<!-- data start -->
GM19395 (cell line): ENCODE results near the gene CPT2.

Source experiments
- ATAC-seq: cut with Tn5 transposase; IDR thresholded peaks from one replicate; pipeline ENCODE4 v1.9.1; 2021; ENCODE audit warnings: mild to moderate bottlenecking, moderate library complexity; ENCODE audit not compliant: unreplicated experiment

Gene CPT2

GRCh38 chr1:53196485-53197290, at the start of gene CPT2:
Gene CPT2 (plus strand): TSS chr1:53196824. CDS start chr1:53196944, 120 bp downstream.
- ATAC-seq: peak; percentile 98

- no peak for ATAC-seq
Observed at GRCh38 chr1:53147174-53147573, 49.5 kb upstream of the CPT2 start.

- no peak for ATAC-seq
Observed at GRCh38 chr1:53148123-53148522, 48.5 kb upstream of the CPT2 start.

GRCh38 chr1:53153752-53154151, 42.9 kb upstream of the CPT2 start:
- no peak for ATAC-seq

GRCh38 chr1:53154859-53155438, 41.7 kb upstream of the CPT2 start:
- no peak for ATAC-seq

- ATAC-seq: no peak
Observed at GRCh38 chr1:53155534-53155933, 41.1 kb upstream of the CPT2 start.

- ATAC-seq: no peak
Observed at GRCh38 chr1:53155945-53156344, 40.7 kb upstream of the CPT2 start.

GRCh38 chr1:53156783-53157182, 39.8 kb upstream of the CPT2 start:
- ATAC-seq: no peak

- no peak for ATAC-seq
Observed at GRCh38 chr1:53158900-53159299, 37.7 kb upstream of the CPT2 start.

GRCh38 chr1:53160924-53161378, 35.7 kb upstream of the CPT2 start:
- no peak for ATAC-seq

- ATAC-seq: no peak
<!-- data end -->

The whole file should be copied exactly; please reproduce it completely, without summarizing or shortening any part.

GM19395 (cell line): ENCODE results near the gene CPT2.

Source experiments
- ATAC-seq: cut with Tn5 transposase; IDR thresholded peaks from one replicate; pipeline ENCODE4 v1.9.1; 2021; ENCODE audit warnings: mild to moderate bottlenecking, moderate library complexity; ENCODE audit not compliant: unreplicated experiment

Gene CPT2

GRCh38 chr1:53196485-53197290, at the start of gene CPT2:
Gene CPT2 (plus strand): TSS chr1:53196824. CDS start chr1:53196944, 120 bp downstream.
- ATAC-seq: peak; percentile 98

- no peak for ATAC-seq
Observed at GRCh38 chr1:53147174-53147573, 49.5 kb upstream of the CPT2 start.

- no peak for ATAC-seq
Observed at GRCh38 chr1:53148123-53148522, 48.5 kb upstream of the CPT2 start.

GRCh38 chr1:53153752-53154151, 42.9 kb upstream of the CPT2 start:
- no peak for ATAC-seq

GRCh38 chr1:53154859-53155438, 41.7 kb upstream of the CPT2 start:
- no peak for ATAC-seq

- ATAC-seq: no peak
Observed at GRCh38 chr1:53155534-53155933, 41.1 kb upstream of the CPT2 start.

- ATAC-seq: no peak
Observed at GRCh38 chr1:53155945-53156344, 40.7 kb upstream of the CPT2 start.

GRCh38 chr1:53156783-53157182, 39.8 kb upstream of the CPT2 start:
- ATAC-seq: no peak

- no peak for ATAC-seq
Observed at GRCh38 chr1:53158900-53159299, 37.7 kb upstream of the CPT2 start.

GRCh38 chr1:53160924-53161378, 35.7 kb upstream of the CPT2 start:
- no peak for ATAC-seq

- ATAC-seq: no peak